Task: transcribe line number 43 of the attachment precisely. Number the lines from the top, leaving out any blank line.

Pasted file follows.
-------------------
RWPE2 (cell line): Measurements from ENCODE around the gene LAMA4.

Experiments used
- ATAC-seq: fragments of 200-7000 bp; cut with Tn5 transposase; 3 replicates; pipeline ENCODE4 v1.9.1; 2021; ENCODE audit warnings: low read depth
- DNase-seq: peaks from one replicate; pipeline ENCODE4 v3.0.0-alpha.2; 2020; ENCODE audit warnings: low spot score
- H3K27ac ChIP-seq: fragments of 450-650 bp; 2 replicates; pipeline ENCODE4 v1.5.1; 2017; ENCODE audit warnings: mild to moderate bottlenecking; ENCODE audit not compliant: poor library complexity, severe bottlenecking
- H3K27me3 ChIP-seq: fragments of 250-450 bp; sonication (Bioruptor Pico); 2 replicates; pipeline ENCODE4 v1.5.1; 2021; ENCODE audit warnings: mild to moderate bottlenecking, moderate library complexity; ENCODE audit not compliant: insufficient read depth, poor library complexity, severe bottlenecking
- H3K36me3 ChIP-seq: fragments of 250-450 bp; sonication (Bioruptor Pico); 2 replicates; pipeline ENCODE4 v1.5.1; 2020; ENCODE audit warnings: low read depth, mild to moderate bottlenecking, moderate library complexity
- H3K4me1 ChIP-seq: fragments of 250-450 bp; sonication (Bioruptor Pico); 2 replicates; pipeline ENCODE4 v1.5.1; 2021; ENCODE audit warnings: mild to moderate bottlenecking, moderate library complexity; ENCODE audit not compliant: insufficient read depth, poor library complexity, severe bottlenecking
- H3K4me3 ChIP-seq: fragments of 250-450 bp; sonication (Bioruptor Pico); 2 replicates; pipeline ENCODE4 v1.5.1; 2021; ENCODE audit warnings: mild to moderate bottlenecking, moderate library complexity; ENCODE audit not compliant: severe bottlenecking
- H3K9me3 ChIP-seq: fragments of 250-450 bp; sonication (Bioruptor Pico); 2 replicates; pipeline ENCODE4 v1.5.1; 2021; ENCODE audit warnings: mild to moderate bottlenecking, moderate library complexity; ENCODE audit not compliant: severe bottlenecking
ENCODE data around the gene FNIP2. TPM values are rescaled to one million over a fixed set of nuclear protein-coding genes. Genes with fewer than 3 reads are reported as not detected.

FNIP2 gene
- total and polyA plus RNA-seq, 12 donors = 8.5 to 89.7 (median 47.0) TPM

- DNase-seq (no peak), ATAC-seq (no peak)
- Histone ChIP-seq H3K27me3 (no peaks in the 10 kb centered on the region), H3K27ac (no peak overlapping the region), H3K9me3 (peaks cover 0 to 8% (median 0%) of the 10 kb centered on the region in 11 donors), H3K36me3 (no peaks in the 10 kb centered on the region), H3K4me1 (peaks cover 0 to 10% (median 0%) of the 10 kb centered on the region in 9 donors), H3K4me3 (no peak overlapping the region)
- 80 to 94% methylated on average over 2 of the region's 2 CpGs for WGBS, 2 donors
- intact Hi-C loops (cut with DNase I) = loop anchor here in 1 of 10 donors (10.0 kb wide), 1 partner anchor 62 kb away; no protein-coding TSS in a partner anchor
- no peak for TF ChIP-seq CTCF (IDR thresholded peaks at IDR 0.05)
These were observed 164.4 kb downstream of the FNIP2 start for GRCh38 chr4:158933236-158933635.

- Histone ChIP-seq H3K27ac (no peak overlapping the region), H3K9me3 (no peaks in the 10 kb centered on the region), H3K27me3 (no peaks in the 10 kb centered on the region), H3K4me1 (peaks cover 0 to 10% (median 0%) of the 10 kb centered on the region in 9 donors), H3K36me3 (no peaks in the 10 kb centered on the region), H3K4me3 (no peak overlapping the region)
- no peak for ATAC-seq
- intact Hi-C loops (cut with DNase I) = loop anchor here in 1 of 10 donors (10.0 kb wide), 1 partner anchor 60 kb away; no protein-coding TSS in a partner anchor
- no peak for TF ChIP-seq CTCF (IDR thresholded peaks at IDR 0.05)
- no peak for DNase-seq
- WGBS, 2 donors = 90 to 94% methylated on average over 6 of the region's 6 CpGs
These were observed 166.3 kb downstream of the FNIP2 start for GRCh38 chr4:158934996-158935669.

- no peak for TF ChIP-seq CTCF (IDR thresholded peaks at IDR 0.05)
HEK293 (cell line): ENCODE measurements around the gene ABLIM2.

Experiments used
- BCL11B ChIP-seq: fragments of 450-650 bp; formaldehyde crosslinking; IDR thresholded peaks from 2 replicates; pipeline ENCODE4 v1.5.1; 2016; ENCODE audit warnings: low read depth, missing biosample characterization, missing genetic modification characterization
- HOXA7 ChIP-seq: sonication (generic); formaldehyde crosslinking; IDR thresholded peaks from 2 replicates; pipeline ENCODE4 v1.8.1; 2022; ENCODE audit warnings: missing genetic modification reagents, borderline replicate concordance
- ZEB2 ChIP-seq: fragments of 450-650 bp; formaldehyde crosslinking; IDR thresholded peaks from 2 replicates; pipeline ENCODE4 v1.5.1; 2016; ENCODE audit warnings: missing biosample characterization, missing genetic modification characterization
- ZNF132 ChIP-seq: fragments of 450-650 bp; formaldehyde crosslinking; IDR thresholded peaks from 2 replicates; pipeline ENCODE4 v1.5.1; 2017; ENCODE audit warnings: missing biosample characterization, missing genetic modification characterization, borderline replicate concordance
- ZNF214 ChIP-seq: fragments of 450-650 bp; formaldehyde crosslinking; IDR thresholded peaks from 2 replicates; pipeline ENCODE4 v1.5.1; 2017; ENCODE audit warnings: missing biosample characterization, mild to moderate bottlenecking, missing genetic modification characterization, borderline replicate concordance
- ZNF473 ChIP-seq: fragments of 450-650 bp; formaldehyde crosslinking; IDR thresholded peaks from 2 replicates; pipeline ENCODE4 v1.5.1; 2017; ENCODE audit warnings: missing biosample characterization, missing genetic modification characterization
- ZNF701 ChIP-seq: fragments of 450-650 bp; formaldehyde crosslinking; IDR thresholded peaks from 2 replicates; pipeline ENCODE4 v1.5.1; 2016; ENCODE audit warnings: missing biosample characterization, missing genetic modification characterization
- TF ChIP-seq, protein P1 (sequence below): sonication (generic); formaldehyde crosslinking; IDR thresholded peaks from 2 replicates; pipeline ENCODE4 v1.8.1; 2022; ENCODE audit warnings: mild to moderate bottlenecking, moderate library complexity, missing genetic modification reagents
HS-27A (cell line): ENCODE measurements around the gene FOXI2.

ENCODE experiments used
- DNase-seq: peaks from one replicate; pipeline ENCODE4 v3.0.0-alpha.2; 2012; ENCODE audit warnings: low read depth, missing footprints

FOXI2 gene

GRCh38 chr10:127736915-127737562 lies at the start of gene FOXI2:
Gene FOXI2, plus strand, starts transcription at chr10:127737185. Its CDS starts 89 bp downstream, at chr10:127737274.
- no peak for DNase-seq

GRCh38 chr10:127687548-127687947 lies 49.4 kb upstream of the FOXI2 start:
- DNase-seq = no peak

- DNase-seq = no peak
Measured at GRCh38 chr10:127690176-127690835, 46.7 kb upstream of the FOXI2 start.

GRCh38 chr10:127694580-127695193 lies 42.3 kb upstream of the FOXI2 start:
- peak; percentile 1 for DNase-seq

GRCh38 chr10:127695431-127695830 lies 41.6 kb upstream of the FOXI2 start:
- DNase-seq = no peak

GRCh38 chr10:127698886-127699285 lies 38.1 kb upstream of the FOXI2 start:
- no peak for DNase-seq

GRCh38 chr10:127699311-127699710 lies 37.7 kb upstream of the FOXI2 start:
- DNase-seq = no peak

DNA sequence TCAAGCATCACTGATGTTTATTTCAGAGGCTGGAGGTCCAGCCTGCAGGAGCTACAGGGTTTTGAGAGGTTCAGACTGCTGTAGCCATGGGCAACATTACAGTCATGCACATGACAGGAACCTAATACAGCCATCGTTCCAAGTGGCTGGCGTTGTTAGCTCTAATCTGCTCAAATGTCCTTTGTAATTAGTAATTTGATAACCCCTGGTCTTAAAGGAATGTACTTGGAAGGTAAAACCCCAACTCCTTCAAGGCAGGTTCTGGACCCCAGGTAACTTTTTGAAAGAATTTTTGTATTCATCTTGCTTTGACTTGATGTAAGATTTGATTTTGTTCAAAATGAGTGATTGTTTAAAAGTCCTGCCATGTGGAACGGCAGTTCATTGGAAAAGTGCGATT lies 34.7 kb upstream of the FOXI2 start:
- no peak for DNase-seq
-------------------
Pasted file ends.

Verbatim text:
Gene FOXI2, plus strand, starts transcription at chr10:127737185. Its CDS starts 89 bp downstream, at chr10:127737274.